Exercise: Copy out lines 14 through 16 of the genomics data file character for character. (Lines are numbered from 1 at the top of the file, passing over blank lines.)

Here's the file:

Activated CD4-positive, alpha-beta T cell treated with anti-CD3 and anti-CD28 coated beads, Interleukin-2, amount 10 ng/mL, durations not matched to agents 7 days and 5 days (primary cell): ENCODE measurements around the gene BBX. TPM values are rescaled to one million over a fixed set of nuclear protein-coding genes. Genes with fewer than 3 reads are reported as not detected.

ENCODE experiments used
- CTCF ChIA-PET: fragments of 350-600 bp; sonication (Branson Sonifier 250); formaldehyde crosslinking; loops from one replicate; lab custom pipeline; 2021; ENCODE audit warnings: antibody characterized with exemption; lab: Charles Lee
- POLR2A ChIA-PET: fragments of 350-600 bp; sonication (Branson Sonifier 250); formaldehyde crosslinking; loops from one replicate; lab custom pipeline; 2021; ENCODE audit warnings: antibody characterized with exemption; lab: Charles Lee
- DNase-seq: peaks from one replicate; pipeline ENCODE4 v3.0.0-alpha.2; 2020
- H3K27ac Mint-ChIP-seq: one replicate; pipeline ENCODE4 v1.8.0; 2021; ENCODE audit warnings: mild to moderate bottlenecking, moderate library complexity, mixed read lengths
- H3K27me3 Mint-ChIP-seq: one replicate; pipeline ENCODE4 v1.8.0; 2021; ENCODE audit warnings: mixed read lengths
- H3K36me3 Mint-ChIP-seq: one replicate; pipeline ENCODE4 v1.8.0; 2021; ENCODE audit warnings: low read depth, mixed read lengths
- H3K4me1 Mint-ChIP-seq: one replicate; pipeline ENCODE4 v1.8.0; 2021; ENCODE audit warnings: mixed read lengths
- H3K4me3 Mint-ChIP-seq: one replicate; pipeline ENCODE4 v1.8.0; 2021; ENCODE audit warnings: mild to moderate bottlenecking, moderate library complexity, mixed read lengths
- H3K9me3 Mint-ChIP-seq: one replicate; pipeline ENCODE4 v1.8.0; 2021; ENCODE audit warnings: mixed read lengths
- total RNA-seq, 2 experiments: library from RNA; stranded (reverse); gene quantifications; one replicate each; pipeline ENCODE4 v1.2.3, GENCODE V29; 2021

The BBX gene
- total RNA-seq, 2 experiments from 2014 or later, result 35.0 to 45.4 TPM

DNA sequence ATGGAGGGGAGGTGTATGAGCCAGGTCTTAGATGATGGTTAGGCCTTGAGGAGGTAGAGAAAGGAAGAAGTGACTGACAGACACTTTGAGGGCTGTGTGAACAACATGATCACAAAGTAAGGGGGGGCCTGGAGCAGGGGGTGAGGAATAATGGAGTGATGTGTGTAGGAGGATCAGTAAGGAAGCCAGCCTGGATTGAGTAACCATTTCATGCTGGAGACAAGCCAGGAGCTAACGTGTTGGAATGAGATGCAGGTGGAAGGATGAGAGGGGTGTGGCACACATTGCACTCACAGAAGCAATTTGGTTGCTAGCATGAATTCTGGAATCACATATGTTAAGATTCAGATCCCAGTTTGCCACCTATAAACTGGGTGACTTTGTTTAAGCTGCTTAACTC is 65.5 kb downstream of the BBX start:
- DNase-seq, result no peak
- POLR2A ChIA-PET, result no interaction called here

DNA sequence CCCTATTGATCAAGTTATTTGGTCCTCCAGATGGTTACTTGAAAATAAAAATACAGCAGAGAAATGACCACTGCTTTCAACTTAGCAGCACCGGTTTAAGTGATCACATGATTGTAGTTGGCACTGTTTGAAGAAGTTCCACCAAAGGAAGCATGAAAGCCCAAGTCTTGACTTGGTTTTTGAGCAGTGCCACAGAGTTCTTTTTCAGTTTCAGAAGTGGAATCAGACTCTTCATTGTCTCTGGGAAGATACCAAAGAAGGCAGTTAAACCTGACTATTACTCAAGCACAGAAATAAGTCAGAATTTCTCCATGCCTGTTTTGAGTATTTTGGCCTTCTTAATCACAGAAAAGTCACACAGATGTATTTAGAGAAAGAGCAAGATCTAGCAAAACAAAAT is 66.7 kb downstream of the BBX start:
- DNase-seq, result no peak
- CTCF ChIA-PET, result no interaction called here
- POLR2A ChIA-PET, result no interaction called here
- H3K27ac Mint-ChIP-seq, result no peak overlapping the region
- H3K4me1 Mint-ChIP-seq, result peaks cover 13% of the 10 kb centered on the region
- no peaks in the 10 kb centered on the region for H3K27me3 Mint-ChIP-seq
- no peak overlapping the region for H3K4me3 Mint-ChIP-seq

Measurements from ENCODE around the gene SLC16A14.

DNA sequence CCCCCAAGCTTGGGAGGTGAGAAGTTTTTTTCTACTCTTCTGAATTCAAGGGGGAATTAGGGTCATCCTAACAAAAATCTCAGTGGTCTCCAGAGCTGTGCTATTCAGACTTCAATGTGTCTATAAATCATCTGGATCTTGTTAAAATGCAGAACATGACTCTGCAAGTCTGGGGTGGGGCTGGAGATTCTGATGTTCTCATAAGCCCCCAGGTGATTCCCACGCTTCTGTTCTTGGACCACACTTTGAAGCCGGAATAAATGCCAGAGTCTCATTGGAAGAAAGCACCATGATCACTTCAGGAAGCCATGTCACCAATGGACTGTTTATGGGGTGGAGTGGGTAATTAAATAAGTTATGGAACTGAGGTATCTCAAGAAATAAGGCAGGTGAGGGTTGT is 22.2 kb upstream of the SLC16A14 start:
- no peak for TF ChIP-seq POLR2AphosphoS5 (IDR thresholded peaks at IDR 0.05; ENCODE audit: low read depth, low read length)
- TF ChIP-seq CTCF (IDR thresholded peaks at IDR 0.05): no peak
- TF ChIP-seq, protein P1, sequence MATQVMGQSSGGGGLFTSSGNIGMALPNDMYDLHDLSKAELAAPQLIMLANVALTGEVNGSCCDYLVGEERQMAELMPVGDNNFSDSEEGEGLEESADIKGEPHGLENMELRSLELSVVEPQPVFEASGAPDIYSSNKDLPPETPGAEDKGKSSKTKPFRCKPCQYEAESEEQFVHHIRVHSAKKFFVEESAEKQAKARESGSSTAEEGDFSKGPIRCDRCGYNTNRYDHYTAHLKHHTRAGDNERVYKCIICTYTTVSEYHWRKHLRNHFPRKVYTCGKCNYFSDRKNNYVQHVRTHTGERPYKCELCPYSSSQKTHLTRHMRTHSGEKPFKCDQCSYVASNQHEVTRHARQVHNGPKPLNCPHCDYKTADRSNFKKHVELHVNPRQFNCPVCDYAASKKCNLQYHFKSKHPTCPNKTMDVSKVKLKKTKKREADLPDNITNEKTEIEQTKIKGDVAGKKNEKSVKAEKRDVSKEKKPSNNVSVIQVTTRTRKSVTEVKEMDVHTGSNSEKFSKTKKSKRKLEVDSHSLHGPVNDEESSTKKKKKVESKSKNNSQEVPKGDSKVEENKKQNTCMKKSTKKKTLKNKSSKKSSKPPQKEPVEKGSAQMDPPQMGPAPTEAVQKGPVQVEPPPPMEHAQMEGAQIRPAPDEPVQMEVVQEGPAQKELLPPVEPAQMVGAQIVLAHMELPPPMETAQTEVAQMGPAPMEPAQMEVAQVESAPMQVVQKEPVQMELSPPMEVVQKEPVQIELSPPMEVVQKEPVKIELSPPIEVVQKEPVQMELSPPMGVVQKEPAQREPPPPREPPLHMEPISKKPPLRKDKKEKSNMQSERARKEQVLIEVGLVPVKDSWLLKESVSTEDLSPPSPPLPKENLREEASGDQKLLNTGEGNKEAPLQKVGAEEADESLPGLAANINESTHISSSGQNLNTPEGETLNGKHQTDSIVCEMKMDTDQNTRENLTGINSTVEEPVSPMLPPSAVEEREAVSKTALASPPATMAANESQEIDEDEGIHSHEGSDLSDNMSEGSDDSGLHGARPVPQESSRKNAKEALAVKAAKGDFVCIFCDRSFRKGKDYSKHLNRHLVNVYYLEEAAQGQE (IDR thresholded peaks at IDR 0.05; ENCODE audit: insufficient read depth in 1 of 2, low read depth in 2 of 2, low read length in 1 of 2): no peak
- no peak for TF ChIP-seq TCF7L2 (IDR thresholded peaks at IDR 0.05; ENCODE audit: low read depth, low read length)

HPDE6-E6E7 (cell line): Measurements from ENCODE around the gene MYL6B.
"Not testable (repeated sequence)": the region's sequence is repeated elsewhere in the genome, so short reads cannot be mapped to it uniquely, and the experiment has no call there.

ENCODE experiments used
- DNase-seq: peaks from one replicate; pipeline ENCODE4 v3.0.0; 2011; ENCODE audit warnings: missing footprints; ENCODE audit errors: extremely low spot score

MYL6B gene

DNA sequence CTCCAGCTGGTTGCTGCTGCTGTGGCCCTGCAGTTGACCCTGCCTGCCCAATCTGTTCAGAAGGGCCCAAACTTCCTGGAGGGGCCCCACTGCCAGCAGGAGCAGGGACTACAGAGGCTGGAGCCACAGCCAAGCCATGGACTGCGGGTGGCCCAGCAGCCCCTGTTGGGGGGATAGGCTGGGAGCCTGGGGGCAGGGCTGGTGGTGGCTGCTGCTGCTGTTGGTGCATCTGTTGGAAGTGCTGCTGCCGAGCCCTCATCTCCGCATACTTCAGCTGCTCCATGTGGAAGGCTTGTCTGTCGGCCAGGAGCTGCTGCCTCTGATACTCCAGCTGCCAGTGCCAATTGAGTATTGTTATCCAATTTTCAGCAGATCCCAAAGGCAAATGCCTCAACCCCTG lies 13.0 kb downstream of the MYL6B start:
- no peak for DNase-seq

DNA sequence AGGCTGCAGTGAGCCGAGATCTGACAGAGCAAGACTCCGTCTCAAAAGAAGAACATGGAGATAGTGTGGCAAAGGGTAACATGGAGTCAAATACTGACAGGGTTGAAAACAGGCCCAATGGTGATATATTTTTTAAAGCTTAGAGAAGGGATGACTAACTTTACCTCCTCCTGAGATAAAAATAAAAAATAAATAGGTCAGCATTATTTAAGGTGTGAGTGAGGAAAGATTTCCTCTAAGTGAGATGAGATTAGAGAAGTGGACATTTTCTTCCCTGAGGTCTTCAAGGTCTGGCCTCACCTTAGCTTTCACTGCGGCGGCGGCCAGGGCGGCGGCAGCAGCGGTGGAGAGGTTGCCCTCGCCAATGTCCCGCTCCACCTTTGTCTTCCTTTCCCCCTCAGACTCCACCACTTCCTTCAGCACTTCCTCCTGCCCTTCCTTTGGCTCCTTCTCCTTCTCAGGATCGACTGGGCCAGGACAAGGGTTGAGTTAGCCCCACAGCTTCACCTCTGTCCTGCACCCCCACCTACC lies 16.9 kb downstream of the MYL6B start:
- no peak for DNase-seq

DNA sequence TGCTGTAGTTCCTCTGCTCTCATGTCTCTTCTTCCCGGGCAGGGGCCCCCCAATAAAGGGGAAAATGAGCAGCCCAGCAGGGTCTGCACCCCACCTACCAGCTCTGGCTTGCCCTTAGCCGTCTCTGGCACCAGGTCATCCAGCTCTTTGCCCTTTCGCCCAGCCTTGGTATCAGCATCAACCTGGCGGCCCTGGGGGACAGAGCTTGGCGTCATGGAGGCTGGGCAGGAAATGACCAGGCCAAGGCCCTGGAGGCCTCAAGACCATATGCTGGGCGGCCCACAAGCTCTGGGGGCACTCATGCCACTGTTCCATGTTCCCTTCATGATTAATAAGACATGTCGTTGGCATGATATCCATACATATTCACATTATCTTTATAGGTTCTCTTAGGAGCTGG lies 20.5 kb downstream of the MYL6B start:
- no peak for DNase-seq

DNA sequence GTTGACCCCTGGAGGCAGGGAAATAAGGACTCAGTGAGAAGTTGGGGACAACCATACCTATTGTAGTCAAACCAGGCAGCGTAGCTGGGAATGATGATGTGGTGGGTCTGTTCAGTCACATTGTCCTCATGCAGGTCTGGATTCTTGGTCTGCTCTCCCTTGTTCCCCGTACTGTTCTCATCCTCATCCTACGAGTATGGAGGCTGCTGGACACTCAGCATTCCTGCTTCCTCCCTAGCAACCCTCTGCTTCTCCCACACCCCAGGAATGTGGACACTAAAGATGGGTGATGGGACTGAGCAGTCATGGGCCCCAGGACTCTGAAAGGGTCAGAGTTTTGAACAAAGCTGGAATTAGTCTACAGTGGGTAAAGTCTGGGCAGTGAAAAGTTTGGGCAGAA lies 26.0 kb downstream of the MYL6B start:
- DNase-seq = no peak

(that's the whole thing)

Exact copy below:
- total RNA-seq, 2 experiments from 2014 or later, result 35.0 to 45.4 TPM

DNA sequence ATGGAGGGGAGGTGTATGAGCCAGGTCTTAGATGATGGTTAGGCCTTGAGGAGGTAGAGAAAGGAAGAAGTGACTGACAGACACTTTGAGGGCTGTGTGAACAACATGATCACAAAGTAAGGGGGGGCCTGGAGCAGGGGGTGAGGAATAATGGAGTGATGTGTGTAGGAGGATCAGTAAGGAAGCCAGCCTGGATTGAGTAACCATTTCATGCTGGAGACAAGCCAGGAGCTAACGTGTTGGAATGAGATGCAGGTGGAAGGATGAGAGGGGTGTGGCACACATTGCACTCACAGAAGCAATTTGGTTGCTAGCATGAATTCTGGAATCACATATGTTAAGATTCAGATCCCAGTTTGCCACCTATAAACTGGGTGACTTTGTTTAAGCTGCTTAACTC is 65.5 kb downstream of the BBX start:
- DNase-seq, result no peak